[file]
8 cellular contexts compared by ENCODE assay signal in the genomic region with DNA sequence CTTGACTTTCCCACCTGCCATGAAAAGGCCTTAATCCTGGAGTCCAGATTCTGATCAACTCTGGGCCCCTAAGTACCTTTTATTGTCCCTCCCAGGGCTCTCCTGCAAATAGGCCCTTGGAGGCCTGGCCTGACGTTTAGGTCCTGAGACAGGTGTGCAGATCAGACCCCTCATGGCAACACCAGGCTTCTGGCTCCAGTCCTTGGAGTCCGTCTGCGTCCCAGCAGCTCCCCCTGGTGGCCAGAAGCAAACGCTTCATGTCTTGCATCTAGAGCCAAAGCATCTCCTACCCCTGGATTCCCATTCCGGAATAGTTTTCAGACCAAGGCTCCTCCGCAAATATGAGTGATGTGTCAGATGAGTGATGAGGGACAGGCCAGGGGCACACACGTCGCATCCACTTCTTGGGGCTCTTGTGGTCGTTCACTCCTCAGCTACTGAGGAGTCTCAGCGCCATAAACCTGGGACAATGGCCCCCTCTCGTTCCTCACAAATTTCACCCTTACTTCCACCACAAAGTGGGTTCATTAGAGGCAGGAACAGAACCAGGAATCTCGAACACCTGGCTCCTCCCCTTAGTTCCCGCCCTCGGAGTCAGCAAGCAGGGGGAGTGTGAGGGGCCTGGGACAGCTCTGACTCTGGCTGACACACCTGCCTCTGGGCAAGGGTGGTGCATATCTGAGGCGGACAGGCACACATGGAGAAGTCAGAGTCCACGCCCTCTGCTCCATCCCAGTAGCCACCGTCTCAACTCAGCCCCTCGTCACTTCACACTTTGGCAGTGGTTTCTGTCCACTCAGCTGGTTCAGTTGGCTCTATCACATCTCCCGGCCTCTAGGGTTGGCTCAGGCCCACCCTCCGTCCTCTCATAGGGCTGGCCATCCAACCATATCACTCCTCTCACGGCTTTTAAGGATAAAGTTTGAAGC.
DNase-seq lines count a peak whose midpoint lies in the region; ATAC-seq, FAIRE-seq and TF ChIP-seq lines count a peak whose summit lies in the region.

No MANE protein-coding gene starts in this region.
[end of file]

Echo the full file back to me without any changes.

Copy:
8 cellular contexts compared by ENCODE assay signal in the genomic region with DNA sequence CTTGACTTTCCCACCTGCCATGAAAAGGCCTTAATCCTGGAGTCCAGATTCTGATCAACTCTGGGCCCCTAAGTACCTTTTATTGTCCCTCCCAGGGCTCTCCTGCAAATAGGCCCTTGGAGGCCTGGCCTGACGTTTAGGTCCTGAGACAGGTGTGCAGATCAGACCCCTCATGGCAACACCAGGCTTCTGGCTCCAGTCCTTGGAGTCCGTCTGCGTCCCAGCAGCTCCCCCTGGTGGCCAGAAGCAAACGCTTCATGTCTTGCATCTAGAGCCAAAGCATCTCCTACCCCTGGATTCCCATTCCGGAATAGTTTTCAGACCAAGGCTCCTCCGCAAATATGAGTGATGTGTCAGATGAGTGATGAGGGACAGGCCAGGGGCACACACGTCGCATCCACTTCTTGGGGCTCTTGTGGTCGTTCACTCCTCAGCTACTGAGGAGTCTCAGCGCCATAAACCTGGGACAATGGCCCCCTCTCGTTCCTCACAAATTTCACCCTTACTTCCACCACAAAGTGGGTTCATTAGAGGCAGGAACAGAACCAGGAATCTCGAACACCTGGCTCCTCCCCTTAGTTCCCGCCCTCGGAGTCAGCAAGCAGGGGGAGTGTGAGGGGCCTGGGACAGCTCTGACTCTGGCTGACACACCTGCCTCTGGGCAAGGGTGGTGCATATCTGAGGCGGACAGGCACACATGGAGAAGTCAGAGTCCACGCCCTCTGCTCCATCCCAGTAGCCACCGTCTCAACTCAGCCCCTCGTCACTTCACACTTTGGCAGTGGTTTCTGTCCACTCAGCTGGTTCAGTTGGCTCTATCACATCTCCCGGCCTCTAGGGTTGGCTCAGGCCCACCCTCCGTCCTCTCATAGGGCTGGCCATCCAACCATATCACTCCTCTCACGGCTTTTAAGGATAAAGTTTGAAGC.
DNase-seq lines count a peak whose midpoint lies in the region; ATAC-seq, FAIRE-seq and TF ChIP-seq lines count a peak whose summit lies in the region.

No MANE protein-coding gene starts in this region.